If those behind a petition claimed to have a million signatures have their way, Georgian president Mikheil Saakashvili will step down in about a week, rather than a year from now when his term of office is scheduled to end.
Saakashvili, for the moment, is showing no sign of going and rival campaign has been initiated to gather petitions for him to stay.
On January 10 2013, media reports quoted activists from the Unity and Human Rights NGO as saying that they had gathered more than million signatures calling for Saakashvili to resign as president by January 20, on the eve of the anniversary of his 2008 inauguration.
The drama is taking place in the context of questions about re-orientation of Georgia’s relations with Russia after the October 2012 parliamentary election victory of tycoon Bidzina Ivanishvili and his party.
Initially, Ivanishvili urged Saakashvili to step down against the background of the defeat of Saakashvili’s party but the new prime minister then reversed himself, taking a more moderate line and disassociating himself from calls for the president to go.
The campaign against Saakashvili is basing itself not on the 2012 political rejection of him but on the argument that, in spite of constitutional amendments that said that a president should remain in office until his successor is inaugurated – which is why Saakashvili could be in office until January 2014 although the presidential election is in October 2013, the same constitution limits a president to a term of five years, and that on January 21, Saakashvili’s five years are up.
For all Ivanishvili’s stated moderate tone to his rival, the new administration has been at pains to trim the wings of the man widely seen in the West as the key actor in the re-orientation of his country away from Moscow. Trimming his wings, literally – as reported, rather gleefully, by Russian media in December, Saakashvili was deprived of the right to a personal aircraft, command of his security detail had been transferred to the government, the size of his motorcade and the number of his residences had been reduced and control of the foreign intelligence service would, reportedly, be transferred away from the president’s office. To cap this, a changing of the guard in the diplomatic corps also was said to be on the cards.
Changes, too, in relations with Russia. Not merely the reported plans to reverse previous intentions of a boycott by Georgia of the Sochi Winter Olympics in Russia but, much more significantly, Ivanishvili’s intentions, stated in late December 2012, of holding direct talks with Russia. Such engagements between Tbilisi and Moscow would be the first since the armed conflict of late summer 2008.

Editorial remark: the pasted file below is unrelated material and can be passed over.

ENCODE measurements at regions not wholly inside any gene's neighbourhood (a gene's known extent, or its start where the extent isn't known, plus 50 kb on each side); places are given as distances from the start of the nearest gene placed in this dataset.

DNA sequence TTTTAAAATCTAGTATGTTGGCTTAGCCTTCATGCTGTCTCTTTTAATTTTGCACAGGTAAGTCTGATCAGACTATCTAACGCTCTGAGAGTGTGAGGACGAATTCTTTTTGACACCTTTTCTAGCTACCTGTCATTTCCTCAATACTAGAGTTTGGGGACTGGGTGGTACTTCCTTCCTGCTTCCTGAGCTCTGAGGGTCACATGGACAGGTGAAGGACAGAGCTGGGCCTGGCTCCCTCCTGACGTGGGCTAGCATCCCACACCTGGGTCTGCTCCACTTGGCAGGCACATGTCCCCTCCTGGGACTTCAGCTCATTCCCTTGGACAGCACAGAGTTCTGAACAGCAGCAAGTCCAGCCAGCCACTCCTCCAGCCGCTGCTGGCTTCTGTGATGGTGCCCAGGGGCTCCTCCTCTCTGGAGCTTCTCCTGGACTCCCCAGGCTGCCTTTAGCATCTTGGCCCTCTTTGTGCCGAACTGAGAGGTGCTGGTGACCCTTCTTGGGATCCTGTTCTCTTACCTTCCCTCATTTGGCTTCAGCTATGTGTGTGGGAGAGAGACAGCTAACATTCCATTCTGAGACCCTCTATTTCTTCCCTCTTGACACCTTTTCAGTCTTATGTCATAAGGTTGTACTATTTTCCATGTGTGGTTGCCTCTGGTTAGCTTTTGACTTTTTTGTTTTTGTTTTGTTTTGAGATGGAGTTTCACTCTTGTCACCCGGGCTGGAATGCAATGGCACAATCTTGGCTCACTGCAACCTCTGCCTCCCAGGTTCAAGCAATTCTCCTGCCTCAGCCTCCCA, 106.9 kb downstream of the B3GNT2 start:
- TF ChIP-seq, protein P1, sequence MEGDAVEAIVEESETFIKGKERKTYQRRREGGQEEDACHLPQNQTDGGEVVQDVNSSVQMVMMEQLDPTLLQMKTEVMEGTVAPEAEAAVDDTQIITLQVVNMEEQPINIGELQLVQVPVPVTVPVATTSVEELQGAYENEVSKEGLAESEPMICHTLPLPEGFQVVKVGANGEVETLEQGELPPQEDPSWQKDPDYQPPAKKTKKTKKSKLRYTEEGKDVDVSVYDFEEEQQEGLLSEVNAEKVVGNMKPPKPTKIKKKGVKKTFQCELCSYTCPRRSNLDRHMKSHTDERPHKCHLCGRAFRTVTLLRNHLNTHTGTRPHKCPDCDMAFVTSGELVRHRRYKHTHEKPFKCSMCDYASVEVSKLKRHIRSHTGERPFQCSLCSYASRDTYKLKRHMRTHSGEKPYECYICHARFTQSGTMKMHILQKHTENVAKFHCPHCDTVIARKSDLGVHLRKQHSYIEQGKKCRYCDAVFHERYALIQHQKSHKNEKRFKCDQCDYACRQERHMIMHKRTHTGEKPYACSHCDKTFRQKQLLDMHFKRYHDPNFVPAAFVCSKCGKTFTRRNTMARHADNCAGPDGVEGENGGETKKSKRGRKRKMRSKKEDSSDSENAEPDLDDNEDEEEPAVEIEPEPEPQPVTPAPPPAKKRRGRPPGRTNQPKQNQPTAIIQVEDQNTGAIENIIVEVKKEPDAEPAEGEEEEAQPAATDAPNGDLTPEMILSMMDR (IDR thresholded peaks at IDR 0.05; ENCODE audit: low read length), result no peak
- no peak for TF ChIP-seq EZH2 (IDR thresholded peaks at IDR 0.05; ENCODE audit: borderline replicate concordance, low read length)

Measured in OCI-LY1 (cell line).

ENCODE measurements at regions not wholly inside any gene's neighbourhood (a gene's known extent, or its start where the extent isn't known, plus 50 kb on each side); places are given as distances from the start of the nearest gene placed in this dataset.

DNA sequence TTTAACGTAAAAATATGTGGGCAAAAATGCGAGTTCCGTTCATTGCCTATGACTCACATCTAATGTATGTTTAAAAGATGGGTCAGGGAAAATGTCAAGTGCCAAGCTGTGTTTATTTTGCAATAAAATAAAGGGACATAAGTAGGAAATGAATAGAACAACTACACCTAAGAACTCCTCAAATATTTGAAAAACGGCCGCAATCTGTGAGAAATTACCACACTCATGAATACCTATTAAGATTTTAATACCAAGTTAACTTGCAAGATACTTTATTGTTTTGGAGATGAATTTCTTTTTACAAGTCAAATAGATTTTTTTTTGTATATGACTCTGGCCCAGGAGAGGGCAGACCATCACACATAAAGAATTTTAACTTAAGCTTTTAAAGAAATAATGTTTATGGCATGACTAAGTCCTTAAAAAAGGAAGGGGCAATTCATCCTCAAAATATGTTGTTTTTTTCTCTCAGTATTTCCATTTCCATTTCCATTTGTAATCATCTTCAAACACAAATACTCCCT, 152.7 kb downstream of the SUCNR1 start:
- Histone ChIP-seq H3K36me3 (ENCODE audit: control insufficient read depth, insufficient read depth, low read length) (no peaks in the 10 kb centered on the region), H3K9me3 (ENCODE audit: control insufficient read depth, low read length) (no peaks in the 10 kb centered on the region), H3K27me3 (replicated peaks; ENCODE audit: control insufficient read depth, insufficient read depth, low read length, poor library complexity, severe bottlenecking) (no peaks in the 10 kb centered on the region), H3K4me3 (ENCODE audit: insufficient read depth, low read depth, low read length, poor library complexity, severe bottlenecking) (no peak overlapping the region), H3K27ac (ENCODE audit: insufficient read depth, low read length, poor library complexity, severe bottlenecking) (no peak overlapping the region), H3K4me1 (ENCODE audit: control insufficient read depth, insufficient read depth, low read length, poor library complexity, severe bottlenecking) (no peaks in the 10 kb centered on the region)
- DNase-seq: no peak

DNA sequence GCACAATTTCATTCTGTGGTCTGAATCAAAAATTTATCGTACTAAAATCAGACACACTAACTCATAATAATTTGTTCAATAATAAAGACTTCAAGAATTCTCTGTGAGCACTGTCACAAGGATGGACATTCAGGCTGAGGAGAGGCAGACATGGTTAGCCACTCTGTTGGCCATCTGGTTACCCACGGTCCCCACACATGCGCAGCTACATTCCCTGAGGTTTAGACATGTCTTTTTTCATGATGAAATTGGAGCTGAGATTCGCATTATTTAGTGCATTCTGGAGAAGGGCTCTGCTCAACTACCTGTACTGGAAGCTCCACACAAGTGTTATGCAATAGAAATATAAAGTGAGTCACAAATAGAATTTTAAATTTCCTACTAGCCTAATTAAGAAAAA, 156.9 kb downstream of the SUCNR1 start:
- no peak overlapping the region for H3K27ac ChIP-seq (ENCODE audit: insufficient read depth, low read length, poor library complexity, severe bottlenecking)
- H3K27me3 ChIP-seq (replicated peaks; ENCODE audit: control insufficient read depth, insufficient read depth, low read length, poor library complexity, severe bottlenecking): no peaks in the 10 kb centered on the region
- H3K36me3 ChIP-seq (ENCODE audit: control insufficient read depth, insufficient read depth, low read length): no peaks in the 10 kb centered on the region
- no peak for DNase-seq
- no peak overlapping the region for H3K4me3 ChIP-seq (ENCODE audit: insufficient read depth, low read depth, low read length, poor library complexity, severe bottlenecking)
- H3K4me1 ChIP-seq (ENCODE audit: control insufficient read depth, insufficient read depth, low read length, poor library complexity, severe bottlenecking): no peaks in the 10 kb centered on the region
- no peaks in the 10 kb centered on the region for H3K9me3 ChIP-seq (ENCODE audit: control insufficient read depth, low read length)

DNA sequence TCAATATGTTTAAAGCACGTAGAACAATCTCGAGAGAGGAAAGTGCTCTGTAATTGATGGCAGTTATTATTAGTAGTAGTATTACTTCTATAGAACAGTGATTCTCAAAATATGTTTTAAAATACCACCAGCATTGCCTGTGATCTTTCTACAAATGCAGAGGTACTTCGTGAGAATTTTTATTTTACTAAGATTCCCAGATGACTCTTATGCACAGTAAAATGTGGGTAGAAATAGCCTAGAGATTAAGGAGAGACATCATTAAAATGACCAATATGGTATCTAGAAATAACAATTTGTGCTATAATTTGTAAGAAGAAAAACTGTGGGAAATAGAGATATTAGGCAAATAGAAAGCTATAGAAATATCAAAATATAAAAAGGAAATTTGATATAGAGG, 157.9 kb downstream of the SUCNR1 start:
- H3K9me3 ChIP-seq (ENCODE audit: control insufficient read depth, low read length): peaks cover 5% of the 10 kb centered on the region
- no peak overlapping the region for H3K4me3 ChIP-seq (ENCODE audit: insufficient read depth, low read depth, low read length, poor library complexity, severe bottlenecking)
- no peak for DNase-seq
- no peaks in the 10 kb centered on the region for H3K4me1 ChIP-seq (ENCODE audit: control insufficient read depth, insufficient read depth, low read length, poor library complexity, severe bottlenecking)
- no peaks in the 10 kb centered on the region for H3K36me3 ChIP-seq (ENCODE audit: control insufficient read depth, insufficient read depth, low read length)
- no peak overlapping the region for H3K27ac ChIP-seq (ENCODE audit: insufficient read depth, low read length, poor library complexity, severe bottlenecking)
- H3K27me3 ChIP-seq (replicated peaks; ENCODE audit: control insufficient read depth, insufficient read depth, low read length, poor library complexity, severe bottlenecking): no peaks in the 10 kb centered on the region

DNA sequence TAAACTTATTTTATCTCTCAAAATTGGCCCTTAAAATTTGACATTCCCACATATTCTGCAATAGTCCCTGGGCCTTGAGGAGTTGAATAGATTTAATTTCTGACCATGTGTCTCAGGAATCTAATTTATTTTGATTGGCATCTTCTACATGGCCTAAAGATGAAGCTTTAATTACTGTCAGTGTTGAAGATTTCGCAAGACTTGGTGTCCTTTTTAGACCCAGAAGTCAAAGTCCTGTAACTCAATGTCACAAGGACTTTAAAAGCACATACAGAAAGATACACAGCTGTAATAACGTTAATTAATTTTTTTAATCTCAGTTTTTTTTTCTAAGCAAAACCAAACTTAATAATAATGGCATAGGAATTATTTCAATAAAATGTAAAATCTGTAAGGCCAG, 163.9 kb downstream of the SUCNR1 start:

Ivanishvili campaigned in 2012 on the issue of striving for normalisation of ties with Russia. The concept of the talks is to focus on bilateral economic and trade relations because starting with the issue of the territories of Abkhazia and South Ossetia, that unilaterally sought to break away from Georgia and did so with Russian backing, would probably scuttle any prospect of normalisation before it could be launched.
Ivanishvili, speaking in December, welcomed Russia’s intention to resume imports from Georgia. Before the fighting in 2008, Russia was Georgia’s largest trading partner.
Widely perceived as pro-Russian before his election, Ivanishvili also has pledged to keep the country on its course towards Euro-Atlantic integration, a pledge the veracity of which will take time to assess.
In December 2012, Bulgarian Foreign Minister Nikolai Mladenov – during a tour of the Caucasus by delegations from Bulgaria, Sweden and Poland – said that he was pleased that “we have heard from everyone that there is consensus in Georgian society on accession to the EU and Nato”.
The delegations from the three EU countries met Ivanishvili, Saakashvili and Cabinet and parliamentary leaders.
Mladenov described the visit as an expression of friendship towards the Georgian people, because it is united in its desire to integrate into Europe and, in a constructive way, to achieve a solution regarding the territories of Abkhazia and South Ossetia and to normalise relations with Russia.
Saakashvili, as noted, for now shows no sign of simply walking away.
In a New Year’s address on Georgian television, he proposed to Ivanishvili’s government a five-point agenda that Saakashvili said would help reverse the “downward spiral” towards “chaos”. As reported by Radio Free Europe, Saakashvili said that Ivanishvili’s government had made a number of mistakes, including focusing on the destruction of political opponents rather than on its promises to improve socio-economic conditions.
Saakashvili’s proposals included refraining from insulting rhetoric, maintaining relations with the West, and an international conference to be co-chaired by Saakashvili and Ivanishvili, aimed at “restoring” the confidence of potential domestic and international investors.
With prospects for endorsement of this plan unlikely, all that remains in the chill Tbilisi air, amid the continuing public protests by those campaigning for Saakashvili to go, are the procedural difficulties that Ivanishvili’s party would encounter if it sought impeachment of the president, and the statement by Ivanishvili himself towards the end of 2012 that he did not want Saakashvili impeached because this would be too much like “political revenge”.
The latter, apparently, being a vice that no one says they want to indulge in.
(Main photo: epp.eu)